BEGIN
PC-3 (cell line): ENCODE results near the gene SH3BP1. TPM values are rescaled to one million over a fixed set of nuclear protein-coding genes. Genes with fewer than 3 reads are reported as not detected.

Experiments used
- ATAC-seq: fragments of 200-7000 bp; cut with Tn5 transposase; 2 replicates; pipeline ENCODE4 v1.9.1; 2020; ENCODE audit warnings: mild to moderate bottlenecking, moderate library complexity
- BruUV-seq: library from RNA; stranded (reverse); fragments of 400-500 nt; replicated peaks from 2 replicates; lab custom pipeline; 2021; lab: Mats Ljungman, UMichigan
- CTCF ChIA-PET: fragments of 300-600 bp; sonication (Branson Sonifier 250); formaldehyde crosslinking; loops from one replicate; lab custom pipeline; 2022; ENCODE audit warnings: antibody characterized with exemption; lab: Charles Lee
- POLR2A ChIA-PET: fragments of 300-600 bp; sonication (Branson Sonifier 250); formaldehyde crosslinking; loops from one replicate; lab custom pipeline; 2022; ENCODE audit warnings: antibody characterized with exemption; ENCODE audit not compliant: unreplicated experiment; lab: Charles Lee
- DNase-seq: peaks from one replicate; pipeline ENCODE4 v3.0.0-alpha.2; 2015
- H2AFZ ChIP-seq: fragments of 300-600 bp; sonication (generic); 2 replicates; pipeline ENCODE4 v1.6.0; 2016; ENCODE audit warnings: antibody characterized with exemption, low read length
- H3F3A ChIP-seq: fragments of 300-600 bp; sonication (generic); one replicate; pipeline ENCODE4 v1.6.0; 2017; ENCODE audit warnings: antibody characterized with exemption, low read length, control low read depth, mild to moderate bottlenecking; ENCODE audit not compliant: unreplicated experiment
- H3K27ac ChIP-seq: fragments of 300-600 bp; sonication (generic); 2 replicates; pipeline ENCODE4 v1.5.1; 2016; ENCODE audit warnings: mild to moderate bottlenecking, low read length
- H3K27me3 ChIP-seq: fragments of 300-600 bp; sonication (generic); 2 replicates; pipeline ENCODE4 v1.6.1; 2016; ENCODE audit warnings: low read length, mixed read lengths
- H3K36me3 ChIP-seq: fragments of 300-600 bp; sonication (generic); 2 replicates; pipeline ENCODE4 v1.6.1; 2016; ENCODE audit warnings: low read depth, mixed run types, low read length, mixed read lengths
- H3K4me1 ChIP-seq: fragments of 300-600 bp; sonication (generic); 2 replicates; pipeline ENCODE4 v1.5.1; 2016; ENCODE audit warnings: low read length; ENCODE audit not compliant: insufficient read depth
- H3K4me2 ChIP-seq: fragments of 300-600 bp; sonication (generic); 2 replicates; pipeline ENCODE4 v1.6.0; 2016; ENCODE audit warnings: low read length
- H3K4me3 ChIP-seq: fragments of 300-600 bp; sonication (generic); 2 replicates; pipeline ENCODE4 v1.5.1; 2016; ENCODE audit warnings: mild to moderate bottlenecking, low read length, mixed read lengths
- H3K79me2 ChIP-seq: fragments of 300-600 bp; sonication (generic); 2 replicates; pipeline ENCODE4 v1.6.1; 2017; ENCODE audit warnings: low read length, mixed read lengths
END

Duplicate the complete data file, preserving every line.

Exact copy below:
PC-3 (cell line): ENCODE results near the gene SH3BP1. TPM values are rescaled to one million over a fixed set of nuclear protein-coding genes. Genes with fewer than 3 reads are reported as not detected.

Experiments used
- ATAC-seq: fragments of 200-7000 bp; cut with Tn5 transposase; 2 replicates; pipeline ENCODE4 v1.9.1; 2020; ENCODE audit warnings: mild to moderate bottlenecking, moderate library complexity
- BruUV-seq: library from RNA; stranded (reverse); fragments of 400-500 nt; replicated peaks from 2 replicates; lab custom pipeline; 2021; lab: Mats Ljungman, UMichigan
- CTCF ChIA-PET: fragments of 300-600 bp; sonication (Branson Sonifier 250); formaldehyde crosslinking; loops from one replicate; lab custom pipeline; 2022; ENCODE audit warnings: antibody characterized with exemption; lab: Charles Lee
- POLR2A ChIA-PET: fragments of 300-600 bp; sonication (Branson Sonifier 250); formaldehyde crosslinking; loops from one replicate; lab custom pipeline; 2022; ENCODE audit warnings: antibody characterized with exemption; ENCODE audit not compliant: unreplicated experiment; lab: Charles Lee
- DNase-seq: peaks from one replicate; pipeline ENCODE4 v3.0.0-alpha.2; 2015
- H2AFZ ChIP-seq: fragments of 300-600 bp; sonication (generic); 2 replicates; pipeline ENCODE4 v1.6.0; 2016; ENCODE audit warnings: antibody characterized with exemption, low read length
- H3F3A ChIP-seq: fragments of 300-600 bp; sonication (generic); one replicate; pipeline ENCODE4 v1.6.0; 2017; ENCODE audit warnings: antibody characterized with exemption, low read length, control low read depth, mild to moderate bottlenecking; ENCODE audit not compliant: unreplicated experiment
- H3K27ac ChIP-seq: fragments of 300-600 bp; sonication (generic); 2 replicates; pipeline ENCODE4 v1.5.1; 2016; ENCODE audit warnings: mild to moderate bottlenecking, low read length
- H3K27me3 ChIP-seq: fragments of 300-600 bp; sonication (generic); 2 replicates; pipeline ENCODE4 v1.6.1; 2016; ENCODE audit warnings: low read length, mixed read lengths
- H3K36me3 ChIP-seq: fragments of 300-600 bp; sonication (generic); 2 replicates; pipeline ENCODE4 v1.6.1; 2016; ENCODE audit warnings: low read depth, mixed run types, low read length, mixed read lengths
- H3K4me1 ChIP-seq: fragments of 300-600 bp; sonication (generic); 2 replicates; pipeline ENCODE4 v1.5.1; 2016; ENCODE audit warnings: low read length; ENCODE audit not compliant: insufficient read depth
- H3K4me2 ChIP-seq: fragments of 300-600 bp; sonication (generic); 2 replicates; pipeline ENCODE4 v1.6.0; 2016; ENCODE audit warnings: low read length
- H3K4me3 ChIP-seq: fragments of 300-600 bp; sonication (generic); 2 replicates; pipeline ENCODE4 v1.5.1; 2016; ENCODE audit warnings: mild to moderate bottlenecking, low read length, mixed read lengths
- H3K79me2 ChIP-seq: fragments of 300-600 bp; sonication (generic); 2 replicates; pipeline ENCODE4 v1.6.1; 2017; ENCODE audit warnings: low read length, mixed read lengths